After the district court entered judgment in his favor as to his unpaid wages, Rauscher filed an application for attorney fees in the amount of $3,450.   The district court sustained the application.   The City contends on appeal that the district court erred in awarding Rauscher attorney fees under the Nebraska Wage Payment and Collection Act, § 48-1228 et seq., in this proceeding brought under § 15-841.

With regard to an award of attorney fees, § 48-1231 provides in relevant part as follows:

An employee having a claim for wages which are not paid within thirty days of the regular payday designated or agreed upon may institute suit for such unpaid wages in the proper court.   If an employee establishes a claim and secures judgment on the claim, such employee shall be entitled to recover (1) the full amount of the judgment and all costs of such suit and (2) if such employee has employed an attorney in the case, an amount for attorney's fees assessed by the court, which fees shall not be less than twenty-five percent  of the unpaid wages.   If the cause is taken to an appellate court and the plaintiff recovers a judgment, the appellate court shall tax as costs in the action, to be paid to the plaintiff, an additional amount for attorney's fees in such appellate court, which fees shall not be less than twenty-five percent of the unpaid wages.

The City claims the district court erred in awarding Rauscher attorney fees under § 48-1231, because Rauscher either did not plead a separate cause of action for attorney fees in the instant case or failed to file a separate lawsuit under the Nebraska Wage Payment and Collection Act. According to the City's argument, “§ 48-1231 provides a separate and independent cause of action for the recovery of wages․ Rather than proceed with a claim for unpaid wages under ․ § 48-1231, [Rauscher] chose to submit a claim to the City ․ and appealed from the denial of that claim.”   Brief for appellant at 33.   The City also asserts that because Rauscher did not bring a separate “action under the [Nebraska] Wage Payment and Collection Act,” id. at 32, he is not entitled to an award of attorney fees.   The City misperceives the provisions of the Nebraska Wage Payment and Collection Act. We conclude that the district court did not err in awarding Rauscher attorney fees in the district court under the Nebraska Wage Payment and Collection Act in this case.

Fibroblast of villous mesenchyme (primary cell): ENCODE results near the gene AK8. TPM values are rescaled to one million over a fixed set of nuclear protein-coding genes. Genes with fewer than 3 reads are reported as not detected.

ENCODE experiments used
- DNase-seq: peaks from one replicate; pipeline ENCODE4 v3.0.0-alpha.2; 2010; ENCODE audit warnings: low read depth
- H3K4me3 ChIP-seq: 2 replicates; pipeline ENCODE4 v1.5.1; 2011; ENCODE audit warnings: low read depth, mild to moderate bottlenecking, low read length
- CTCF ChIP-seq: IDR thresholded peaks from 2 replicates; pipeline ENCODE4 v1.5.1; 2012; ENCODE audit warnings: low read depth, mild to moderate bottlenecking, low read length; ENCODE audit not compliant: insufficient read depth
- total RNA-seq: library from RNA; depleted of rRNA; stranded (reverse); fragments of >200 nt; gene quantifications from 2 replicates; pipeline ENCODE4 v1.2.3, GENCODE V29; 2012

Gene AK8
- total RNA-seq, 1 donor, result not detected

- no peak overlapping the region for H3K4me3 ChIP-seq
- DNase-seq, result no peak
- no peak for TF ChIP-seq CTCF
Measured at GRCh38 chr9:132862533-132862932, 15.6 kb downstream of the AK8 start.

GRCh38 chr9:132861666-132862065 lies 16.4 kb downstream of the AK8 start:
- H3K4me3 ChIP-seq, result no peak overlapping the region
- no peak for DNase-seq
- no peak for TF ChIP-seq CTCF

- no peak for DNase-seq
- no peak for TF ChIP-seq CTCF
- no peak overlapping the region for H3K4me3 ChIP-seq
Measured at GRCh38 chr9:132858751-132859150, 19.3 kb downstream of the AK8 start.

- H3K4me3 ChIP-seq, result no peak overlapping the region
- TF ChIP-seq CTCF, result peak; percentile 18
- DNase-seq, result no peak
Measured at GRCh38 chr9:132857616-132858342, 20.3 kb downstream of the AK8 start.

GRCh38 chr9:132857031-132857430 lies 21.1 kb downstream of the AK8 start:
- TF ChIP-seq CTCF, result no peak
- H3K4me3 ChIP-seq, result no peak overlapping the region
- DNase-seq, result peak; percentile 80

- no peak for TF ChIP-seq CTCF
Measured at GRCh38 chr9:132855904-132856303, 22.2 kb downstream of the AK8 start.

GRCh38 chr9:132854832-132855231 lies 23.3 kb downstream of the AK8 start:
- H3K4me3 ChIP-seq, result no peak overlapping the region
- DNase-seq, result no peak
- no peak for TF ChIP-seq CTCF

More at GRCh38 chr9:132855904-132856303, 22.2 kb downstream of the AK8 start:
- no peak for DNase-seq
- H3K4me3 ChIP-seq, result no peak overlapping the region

At the outset, we note that in his prayer for relief in the petition, Rauscher sought attorney fees against the City under the Nebraska Wage Payment and Collection Act. We further note that we have approved an award of attorney fees under the Nebraska Wage Payment and Collection Act in a wage claim against a city of the metropolitan class brought under Neb.Rev.Stat. § 14-813 (Reissue 1997).  Hawkins v. City of Omaha, 261 Neb. 943, 627 N.W.2d 118 (2001).   The parties do not dispute that the Nebraska Wage Payment and Collection Act applies to wage claims against the City. Compare Thompson v. City of Omaha, 235 Neb. 346, 455 N.W.2d 538 (1990) (noting that in 1988, Nebraska Wage Payment and Collection Act was amended to include political subdivisions as employers covered by act).

Although our comments were made prior to the inclusion of political subdivisions as employers under the Nebraska Wage Payment and Collection Act, we find our observations made in  Thompson v. City of Omaha, supra, instructive here.   Indeed, in Thompson, we rejected an argument similar to that raised by the City in the instant appeal.   In Thompson, the appellants claimed that the Nebraska Wage Payment and Collection Act was a “special provision in regard to wage claims” and was an alternate proceeding to the statutory provisions regarding filing claims with the city.   235 Neb. at 349, 455 N.W.2d at 540.   We disagreed, and observed that in that action against a city of the metropolitan class, an “[a]pplication of the [Nebraska] Wage Payment and Collection Act would not alter the need to satisfy the requisites of the claims statutes.”  235 Neb. at 350, 455 N.W.2d at 540.   More importantly, in Thompson, we stated that the “[Nebraska] Wage Payment and Collection Act provides for the award of attorney fees and costs to a successful wage claimant and does not concern conditions governing claims against a city.”   235 Neb. at 350, 455 N.W.2d at 540.